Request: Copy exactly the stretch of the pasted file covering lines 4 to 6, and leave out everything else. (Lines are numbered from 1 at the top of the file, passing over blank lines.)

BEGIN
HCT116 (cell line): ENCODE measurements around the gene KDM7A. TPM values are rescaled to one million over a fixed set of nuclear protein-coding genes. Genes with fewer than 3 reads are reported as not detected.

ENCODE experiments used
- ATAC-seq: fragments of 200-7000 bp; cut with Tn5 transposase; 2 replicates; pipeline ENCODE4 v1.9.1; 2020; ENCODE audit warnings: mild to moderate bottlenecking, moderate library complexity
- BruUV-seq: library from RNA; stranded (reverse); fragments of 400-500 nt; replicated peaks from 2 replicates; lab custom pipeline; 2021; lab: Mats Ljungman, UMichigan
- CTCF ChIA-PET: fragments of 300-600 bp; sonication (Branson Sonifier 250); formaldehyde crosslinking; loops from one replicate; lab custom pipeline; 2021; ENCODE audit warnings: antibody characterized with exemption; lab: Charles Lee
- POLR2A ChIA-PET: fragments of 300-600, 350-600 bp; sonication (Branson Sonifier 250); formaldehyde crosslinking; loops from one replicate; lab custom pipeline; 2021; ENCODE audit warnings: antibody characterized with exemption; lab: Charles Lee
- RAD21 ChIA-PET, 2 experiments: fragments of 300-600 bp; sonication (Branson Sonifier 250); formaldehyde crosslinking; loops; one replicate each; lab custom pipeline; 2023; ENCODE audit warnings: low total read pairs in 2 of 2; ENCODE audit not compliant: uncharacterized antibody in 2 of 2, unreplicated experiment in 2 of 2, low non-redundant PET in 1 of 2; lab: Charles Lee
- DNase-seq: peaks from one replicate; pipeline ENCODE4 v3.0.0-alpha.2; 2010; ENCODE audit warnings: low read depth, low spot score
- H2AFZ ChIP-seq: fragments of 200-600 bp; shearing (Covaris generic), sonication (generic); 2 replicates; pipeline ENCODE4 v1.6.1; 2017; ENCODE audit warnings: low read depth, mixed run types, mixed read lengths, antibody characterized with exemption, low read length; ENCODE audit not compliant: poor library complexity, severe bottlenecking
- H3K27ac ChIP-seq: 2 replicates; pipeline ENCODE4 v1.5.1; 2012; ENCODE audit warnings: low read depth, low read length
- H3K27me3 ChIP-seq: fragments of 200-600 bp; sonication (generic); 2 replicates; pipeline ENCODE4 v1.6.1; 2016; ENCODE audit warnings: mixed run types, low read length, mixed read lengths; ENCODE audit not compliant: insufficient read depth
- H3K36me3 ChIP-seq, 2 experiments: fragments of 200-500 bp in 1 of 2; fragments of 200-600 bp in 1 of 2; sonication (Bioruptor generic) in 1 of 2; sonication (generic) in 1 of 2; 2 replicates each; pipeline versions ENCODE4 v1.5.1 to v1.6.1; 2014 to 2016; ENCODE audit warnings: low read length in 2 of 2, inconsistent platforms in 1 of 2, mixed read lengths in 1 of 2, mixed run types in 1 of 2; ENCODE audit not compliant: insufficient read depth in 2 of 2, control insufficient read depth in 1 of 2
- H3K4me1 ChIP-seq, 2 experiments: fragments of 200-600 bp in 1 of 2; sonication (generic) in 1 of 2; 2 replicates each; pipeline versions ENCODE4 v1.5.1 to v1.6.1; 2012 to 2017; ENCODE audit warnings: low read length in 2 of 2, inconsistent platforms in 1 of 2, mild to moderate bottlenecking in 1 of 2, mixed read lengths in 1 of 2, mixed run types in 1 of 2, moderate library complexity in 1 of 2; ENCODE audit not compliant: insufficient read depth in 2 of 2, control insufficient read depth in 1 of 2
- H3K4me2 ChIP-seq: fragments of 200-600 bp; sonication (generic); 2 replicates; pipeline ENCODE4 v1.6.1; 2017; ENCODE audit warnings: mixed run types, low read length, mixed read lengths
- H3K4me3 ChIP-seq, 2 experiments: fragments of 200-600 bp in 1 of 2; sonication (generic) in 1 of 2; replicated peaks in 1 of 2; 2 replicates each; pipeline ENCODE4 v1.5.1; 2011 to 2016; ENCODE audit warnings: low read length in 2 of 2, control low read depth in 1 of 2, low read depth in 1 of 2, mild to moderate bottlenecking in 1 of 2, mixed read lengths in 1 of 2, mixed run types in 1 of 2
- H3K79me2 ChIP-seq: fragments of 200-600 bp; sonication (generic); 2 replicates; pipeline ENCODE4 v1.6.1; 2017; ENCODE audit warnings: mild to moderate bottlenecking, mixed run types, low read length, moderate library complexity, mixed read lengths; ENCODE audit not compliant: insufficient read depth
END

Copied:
- BruUV-seq: library from RNA; stranded (reverse); fragments of 400-500 nt; replicated peaks from 2 replicates; lab custom pipeline; 2021; lab: Mats Ljungman, UMichigan
- CTCF ChIA-PET: fragments of 300-600 bp; sonication (Branson Sonifier 250); formaldehyde crosslinking; loops from one replicate; lab custom pipeline; 2021; ENCODE audit warnings: antibody characterized with exemption; lab: Charles Lee
- POLR2A ChIA-PET: fragments of 300-600, 350-600 bp; sonication (Branson Sonifier 250); formaldehyde crosslinking; loops from one replicate; lab custom pipeline; 2021; ENCODE audit warnings: antibody characterized with exemption; lab: Charles Lee